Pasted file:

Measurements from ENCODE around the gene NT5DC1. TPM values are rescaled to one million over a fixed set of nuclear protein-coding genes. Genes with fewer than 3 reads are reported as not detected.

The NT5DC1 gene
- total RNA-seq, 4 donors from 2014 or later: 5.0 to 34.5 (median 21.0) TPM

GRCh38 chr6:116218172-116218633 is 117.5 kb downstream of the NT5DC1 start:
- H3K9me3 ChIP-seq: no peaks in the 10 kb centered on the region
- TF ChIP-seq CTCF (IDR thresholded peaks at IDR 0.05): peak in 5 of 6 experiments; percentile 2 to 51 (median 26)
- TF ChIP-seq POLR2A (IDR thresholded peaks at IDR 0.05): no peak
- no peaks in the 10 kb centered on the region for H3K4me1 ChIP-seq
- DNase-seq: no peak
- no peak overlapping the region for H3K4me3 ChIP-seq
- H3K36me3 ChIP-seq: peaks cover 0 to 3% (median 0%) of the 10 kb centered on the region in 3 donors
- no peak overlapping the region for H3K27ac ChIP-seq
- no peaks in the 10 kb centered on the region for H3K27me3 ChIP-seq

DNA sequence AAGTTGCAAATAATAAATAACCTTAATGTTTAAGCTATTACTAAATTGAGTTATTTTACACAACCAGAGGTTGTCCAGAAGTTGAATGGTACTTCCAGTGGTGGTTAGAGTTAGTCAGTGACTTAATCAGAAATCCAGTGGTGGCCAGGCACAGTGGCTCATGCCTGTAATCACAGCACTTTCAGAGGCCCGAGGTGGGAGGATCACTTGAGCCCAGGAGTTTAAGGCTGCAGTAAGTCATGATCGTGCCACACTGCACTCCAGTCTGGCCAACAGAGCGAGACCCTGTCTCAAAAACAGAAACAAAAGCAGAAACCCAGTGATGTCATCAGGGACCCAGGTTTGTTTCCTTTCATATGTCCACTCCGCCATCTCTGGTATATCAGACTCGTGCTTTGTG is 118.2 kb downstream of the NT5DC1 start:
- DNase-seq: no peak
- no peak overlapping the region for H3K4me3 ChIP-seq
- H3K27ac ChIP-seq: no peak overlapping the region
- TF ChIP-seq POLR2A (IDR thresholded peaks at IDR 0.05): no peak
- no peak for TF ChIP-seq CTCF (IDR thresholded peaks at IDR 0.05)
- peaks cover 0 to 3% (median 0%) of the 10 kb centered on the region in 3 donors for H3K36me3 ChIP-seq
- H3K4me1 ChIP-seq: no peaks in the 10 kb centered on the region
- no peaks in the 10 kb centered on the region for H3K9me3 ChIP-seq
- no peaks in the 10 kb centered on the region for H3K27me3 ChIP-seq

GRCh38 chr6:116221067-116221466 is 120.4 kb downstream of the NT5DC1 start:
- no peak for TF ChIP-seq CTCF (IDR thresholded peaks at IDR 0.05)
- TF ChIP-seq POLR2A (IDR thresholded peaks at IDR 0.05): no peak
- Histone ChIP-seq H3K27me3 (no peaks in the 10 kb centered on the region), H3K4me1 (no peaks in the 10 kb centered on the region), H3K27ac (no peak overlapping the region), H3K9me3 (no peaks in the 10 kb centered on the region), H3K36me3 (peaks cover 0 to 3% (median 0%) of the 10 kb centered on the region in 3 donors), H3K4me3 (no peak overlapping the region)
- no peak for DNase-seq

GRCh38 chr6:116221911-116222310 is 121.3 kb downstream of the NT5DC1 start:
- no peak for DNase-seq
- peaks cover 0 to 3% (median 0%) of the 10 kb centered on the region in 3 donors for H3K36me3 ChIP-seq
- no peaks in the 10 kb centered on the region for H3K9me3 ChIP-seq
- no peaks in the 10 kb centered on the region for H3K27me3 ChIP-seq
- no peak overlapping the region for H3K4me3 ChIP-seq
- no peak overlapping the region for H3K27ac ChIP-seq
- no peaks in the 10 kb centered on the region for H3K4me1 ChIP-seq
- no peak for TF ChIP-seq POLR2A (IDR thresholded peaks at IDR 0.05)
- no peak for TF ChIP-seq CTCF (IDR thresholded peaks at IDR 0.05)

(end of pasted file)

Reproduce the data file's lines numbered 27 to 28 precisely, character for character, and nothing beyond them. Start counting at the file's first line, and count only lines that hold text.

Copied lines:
- Histone ChIP-seq H3K27me3 (no peaks in the 10 kb centered on the region), H3K4me1 (no peaks in the 10 kb centered on the region), H3K27ac (no peak overlapping the region), H3K9me3 (no peaks in the 10 kb centered on the region), H3K36me3 (peaks cover 0 to 3% (median 0%) of the 10 kb centered on the region in 3 donors), H3K4me3 (no peak overlapping the region)
- no peak for DNase-seq